Tequila Lamar, head of school for Centennial Academy, is looking forward to opening up the schoolyard to families who want to play there on the weekends. The academy is located on Luckie Street near Georgia Tech.
“This provides an opportunity for those families just to walk to a neighborhood park and have that green space that they would not ordinarily have,” she said.
The school’s curriculum focuses on science, technology, engineering, arts and math. Fifth and sixth grade students will get to help with the design process.
Lamar said it will be a good opportunity for students to use their critical thinking skills, work in teams, problem solve and contribute to a project that “outlives their time at Centennial.” All students will get a chance to give input on what the renovated site should look like.
They’ll begin that work virtually.
“I think some are worried that school is not happening and everything is on pause. It really isn’t,” Lamar said. “Having this type of project to show what is possible even in this virtual environment — we can look forward to a great green space.”
The Trust for Public Land is working on the schoolyards project with Urban Land Institute Atlanta, Park Pride and APS. The goal is to remake 10 school sites over three years.
Before the pandemic, some Atlanta school playgrounds were fenced and locked, which kept the residents from using those spaces. Ultimately, park groups want the district to make all schoolyards publicly accessible, and they’ve been working with the district to figure out how to handle maintenance and security issues.
Rachel Sprecher, executive director of partnerships and development for APS, said the district has heard from a lot of people during the coronavirus who want to use walking tracks and basketball courts on the district’s property. Those are closed because of the pandemic, but she said the strong interest shows that people value those spaces.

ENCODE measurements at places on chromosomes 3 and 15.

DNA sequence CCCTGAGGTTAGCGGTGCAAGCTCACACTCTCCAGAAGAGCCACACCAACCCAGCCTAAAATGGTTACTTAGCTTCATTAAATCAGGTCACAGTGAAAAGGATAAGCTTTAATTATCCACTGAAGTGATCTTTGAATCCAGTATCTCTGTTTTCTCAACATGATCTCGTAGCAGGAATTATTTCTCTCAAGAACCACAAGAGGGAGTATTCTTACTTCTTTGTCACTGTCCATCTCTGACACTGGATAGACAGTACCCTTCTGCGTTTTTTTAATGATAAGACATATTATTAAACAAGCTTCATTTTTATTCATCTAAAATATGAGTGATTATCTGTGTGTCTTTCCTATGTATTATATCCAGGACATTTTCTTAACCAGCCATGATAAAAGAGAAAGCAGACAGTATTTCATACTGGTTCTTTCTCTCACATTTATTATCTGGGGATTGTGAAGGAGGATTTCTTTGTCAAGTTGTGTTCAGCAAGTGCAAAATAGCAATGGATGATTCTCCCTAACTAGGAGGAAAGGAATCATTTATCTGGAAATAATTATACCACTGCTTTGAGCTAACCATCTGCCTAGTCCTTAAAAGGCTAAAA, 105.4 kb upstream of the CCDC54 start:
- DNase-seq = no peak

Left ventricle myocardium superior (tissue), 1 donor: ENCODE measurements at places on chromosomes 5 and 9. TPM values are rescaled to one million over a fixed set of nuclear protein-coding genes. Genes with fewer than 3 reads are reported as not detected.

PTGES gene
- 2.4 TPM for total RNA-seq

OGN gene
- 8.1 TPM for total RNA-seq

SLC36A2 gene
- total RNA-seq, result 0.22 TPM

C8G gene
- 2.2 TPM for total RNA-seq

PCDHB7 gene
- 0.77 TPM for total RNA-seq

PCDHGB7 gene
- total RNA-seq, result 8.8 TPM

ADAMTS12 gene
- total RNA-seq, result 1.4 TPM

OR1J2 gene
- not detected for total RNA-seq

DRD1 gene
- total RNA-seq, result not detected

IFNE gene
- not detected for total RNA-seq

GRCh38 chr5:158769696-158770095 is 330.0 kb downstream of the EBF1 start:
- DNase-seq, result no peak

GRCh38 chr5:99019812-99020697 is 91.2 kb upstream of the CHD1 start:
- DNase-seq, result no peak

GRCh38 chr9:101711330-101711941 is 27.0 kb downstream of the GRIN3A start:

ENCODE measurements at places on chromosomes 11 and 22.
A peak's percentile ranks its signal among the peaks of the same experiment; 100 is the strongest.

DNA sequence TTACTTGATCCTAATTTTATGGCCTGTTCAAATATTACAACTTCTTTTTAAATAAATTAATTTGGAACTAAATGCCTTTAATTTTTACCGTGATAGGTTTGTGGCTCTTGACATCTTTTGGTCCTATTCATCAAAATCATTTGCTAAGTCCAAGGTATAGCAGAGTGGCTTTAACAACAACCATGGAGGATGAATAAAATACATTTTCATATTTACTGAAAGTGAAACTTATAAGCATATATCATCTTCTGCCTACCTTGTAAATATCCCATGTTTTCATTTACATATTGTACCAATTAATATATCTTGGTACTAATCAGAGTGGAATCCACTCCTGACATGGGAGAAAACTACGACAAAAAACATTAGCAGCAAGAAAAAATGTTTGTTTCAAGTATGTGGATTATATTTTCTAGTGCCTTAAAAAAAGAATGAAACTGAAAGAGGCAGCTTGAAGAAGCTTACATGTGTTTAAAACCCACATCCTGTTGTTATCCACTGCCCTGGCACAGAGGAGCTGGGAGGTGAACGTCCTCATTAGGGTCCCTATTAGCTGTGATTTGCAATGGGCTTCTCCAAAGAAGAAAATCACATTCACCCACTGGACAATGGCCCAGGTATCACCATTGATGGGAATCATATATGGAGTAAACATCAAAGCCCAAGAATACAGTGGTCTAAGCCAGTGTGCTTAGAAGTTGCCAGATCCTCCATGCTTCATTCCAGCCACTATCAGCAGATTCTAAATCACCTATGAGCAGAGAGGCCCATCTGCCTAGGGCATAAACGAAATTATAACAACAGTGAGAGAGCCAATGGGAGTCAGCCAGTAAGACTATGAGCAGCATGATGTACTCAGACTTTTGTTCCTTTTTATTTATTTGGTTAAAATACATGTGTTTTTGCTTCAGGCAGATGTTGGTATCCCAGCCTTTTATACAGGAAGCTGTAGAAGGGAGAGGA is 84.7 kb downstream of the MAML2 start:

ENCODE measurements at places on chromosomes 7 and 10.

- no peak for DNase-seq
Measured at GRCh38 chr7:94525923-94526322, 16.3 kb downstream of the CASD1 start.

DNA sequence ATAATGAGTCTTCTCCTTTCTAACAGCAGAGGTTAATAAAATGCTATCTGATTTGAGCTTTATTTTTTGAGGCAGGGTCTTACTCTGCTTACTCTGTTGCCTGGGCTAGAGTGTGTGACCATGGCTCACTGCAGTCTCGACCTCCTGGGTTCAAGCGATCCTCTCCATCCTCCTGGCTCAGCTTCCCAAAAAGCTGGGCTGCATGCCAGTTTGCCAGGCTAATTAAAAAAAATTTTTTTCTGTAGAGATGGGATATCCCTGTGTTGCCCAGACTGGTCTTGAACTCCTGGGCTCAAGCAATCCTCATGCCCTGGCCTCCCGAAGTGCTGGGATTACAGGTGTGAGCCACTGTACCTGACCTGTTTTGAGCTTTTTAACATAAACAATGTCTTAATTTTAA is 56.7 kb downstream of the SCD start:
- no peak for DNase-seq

The work that will happen at the four additional schools will transform those sites into “places that are really for the public and for the neighborhood,” she said.
Children play on the playground at Dobbs Elementary School in Atlanta on Wednesday, May 1, 2019. EMILY HANEY / firstname.lastname@example.org
The finished designs for Dobbs and Kimberly both feature playground equipment, and they also include new signs, shade structures and seating which will help the schoolyard serve double duty as a park.
At both sites, plans call for moving the location of the playground area so that it’s more accessible.
“It’s welcoming the community in a way that they weren’t welcome before,” said George Dusenbury, Georgia state director for The Trust for Public Land.